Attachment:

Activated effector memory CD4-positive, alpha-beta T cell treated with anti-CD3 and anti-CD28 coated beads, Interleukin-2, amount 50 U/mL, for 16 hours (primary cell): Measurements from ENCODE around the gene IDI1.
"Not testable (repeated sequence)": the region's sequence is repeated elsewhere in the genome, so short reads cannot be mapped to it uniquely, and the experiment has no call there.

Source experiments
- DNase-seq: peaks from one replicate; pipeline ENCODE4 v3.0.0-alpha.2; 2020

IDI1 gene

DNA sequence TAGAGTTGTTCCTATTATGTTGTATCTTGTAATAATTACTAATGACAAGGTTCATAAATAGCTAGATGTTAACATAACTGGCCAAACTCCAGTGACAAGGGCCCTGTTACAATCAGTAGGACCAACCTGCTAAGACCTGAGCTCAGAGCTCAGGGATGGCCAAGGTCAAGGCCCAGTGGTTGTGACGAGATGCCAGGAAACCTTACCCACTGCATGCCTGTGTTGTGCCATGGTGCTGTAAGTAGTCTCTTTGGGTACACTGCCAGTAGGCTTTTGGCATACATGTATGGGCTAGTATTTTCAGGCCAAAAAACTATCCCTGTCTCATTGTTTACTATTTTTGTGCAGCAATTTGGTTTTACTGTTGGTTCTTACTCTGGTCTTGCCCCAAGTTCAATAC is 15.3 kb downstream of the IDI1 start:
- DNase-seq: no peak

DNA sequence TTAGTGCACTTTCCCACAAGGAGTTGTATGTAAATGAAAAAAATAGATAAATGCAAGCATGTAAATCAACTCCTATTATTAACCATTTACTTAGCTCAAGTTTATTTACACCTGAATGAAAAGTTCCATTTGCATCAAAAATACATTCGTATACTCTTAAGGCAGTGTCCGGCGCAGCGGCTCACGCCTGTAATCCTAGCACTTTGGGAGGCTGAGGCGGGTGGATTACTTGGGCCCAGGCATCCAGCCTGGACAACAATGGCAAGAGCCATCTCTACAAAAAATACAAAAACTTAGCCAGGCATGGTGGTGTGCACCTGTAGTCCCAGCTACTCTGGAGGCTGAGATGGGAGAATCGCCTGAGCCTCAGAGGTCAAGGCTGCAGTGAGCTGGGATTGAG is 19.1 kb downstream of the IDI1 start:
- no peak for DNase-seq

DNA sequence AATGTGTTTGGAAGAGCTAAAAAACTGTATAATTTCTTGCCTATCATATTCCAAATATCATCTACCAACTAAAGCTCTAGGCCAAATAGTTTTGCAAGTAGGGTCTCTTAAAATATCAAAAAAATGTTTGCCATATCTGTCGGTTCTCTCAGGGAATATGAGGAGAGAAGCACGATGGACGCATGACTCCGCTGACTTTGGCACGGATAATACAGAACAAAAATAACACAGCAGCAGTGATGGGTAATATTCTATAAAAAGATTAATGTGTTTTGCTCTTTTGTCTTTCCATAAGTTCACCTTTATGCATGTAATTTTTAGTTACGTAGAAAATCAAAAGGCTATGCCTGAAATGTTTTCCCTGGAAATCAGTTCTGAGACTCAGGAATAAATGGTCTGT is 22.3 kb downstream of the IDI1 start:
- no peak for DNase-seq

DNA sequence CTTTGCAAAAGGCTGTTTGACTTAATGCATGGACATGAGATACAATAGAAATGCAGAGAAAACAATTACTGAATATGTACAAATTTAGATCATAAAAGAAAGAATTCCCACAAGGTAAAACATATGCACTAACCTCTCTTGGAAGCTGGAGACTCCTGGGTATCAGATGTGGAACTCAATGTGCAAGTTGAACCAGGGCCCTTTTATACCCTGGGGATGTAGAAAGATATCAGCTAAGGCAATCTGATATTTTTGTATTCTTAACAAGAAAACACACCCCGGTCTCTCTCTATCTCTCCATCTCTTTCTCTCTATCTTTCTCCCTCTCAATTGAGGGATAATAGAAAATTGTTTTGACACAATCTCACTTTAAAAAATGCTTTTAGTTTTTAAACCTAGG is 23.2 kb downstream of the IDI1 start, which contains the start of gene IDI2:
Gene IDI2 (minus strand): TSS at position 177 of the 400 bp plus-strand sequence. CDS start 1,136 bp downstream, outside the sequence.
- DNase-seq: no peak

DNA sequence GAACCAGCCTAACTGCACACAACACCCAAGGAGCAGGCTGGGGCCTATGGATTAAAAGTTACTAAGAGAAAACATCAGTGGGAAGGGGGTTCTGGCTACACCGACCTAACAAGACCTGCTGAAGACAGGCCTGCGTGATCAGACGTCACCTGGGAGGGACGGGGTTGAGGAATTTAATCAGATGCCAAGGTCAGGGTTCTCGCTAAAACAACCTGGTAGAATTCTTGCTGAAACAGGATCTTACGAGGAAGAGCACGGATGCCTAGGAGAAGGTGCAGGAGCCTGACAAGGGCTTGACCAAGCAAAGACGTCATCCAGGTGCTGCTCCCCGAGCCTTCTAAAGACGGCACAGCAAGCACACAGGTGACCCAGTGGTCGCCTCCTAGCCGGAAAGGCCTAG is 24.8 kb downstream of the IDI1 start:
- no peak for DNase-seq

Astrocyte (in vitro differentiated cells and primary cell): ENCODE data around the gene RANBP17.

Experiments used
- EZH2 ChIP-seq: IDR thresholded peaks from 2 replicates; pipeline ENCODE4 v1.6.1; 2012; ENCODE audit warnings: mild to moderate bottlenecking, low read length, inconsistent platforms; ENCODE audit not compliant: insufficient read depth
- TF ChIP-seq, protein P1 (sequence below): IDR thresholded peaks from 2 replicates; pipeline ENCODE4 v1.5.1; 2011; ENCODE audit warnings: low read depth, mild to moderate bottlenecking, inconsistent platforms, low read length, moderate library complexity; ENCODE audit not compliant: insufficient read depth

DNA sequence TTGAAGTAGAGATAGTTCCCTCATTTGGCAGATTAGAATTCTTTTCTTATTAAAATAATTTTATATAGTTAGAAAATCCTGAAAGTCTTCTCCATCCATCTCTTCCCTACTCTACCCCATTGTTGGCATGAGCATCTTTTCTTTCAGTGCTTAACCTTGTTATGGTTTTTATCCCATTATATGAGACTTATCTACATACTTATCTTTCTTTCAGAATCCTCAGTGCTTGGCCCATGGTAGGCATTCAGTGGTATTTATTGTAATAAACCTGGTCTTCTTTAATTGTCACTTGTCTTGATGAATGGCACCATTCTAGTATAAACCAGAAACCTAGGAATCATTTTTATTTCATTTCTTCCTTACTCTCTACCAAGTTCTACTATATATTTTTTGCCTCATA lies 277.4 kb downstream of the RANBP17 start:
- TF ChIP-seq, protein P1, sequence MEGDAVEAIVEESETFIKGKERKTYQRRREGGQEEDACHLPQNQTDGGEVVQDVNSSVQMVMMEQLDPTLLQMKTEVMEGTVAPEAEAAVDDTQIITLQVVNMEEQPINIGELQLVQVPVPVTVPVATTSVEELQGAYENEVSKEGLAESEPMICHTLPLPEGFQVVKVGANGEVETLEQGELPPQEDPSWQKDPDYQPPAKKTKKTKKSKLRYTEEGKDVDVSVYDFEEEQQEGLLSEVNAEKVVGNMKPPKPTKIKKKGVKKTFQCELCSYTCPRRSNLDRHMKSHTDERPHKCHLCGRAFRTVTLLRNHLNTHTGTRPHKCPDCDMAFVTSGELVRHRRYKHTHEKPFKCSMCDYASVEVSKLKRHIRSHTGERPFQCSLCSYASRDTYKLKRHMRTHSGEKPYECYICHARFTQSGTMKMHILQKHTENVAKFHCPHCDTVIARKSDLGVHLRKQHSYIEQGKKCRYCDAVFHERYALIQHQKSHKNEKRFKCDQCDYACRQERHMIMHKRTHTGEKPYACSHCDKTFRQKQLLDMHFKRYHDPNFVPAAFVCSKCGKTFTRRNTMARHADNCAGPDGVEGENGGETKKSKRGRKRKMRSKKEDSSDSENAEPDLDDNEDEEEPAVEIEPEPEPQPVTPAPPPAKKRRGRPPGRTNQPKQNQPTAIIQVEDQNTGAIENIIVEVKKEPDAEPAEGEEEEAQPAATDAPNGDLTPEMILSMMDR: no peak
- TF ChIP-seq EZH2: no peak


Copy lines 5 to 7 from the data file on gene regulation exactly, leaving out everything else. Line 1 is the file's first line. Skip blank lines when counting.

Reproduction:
IDI1 gene

DNA sequence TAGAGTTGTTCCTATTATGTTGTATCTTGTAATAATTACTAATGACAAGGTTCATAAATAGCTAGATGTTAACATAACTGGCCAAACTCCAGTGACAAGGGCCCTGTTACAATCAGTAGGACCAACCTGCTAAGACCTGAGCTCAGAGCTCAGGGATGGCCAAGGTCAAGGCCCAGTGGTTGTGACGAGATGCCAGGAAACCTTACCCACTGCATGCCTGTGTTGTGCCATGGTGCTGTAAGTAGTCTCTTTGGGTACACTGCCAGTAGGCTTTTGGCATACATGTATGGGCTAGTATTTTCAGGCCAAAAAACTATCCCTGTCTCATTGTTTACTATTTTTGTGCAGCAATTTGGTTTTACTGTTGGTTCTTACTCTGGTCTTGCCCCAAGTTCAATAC is 15.3 kb downstream of the IDI1 start:
- DNase-seq: no peak